5. Nonprofit World

    Norway's Nobels. Sweden's Nobel Prizes just got a little neighborly competition. Last week, Norwegian-born philanthropist Fred Kavli announced three $1 million prizes for research in astrophysics, neuroscience, and nanotechnology. The Norwegian Academy of Science and Letters will make the biennial selections beginning in 2008.

    The fields were chosen because they are ripe for important breakthroughs, says David Auston, president of the Kavli Foundation, which supports 10 research foundations worldwide (Science, 21 January, p. 340), and may be revised over the years.

    Kavli, who made his fortune selling sensors for automobiles and aircraft, wants the new prizes to recognize “more daring” discoveries than the Nobels. Auston says: “If a major development occurred in the last 5 to 10 years, we want to acknowledge that.”

  6. Deaths


    Hazard-meister. After a career spent helping protect fellow Filipinos from natural hazards, the former head of the Philippine Institute of Volcanology and Seismology has fallen victim to a more mundane hazard of his profession.

    On 28 April, Raymundo Punongbayan, 68, died in a helicopter crash that also claimed the lives of four staffers from the institute that he elevated to international prominence. The group was returning from a landslide hazard survey.

    In 1991, Punongbayan won acclaim for an effort that moved 80,000 people from harm's way before Mount Pinatubo erupted. “Ray brought Philippine natural- hazard efforts into the modern world,” says volcanologist Christopher Newhall of the U.S. Geological Survey in Seattle, Washington. “He was a good scientist and a masterful public relations person and politician.”

    Integration pioneer. Social psychologist Kenneth Clark, whose work on the negative effects of school segregation was instrumental in the historic 1954 Supreme Court ruling outlawing the practice, died on 1 May at his home in Hastings-on-Hudson, New York. He was 90.

    Clark belonged to a pioneering generation of African-American scholars. He was the first to earn a doctorate in psychology from Columbia University (his wife and collaborator Mamie Phipps Clark was second); the first to become tenured in the City College system of New York; the first elected to the New York State Board of Regents; and the first black to be president of the American Psychological Association (APA).

    Clark and his wife are remembered for a famous study using black and white dolls that showed that children in a segregated school thought the black dolls were bad. As APA president, he created a Board of Social and Ethical Responsibility that brought problems of social justice within psychology into greater prominence. “Clark was a deeply compassionate person committed to racial equality,” says psychologist George Albee, a former president of the association. “He was a quiet, scholarly man but persistent and unwavering.”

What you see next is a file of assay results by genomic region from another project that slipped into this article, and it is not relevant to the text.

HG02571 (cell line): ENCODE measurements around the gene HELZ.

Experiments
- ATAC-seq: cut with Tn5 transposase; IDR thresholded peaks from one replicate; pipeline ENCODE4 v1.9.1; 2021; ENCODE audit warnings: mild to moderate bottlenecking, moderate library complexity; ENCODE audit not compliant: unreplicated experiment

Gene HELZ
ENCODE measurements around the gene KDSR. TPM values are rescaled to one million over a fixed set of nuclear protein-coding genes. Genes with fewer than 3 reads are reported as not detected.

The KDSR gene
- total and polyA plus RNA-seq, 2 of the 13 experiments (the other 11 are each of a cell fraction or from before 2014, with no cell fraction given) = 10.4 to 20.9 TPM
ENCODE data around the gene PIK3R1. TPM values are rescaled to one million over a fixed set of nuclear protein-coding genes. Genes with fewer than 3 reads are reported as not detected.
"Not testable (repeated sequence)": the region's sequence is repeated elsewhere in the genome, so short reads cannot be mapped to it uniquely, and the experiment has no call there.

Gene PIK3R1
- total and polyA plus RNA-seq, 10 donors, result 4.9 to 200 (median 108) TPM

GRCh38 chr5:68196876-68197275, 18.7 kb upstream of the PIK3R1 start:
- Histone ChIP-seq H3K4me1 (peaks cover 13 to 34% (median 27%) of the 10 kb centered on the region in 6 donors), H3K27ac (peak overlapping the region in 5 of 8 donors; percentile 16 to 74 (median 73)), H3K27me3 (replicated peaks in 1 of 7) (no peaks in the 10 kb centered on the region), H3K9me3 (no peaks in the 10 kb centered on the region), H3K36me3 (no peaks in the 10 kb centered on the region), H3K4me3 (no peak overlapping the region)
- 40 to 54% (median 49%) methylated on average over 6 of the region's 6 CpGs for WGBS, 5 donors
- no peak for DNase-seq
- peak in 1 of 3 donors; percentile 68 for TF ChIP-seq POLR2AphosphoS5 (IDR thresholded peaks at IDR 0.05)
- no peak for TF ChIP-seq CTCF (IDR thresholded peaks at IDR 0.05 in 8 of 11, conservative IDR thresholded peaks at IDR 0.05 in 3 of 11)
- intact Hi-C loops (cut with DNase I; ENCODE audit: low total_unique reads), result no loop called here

7. Pioneers


    Housekeeping fellowships. Nobelist Christiane Nüsslein-Volhard says she is tired of watching young women scientists struggle to balance family and career. So the developmental geneticist has launched an initiative to help pay for household help.

    The Christiane Nüsslein-Volhard Foundation will give roughly $600 a month to a handful of top-notch, early-career scientists who are mothers. Nüsslein-Volhard, director of the Max Planck Institute for Developmental Biology in Tübingen, Germany, says the money is not primarily intended for daycare but to pay someone to help with cleaning and cooking.

    It's maddening “when a top woman scientist can't make it to a seminar because she has to go home and do the laundry,” says Maria Leptin, a developmental biologist at the University of Cologne in Germany and a member of the foundation, which has so far raised over $500,000. “She should concentrate on what is most important—doing her work and spending time with her family—and nothing else.” The first awards, lasting 1 to 3 years, will be made later this year and then annually.

  8. Sidelines


    Loud and clear. Physicists can filibuster, too. That was the message from string theorist Ed Witten, who read from a particle physics textbook during a mock filibuster at Princeton University begun late last month to protest a Republican threat to eliminate the filibuster by changing the rules of the U.S. Senate. The student-organized protest was held outside a campus building named for its donors, the family of Senate Majority Leader Bill Frist (R-TN).

    Listening to physics—Nobelist Frank Wilczek joined the protest—was a welcome change from a steady diet of novels and phone books offered up by other speakers, says Princeton sophomore Asheesh Siddique, one of the organizers: “We thought it was very cool.”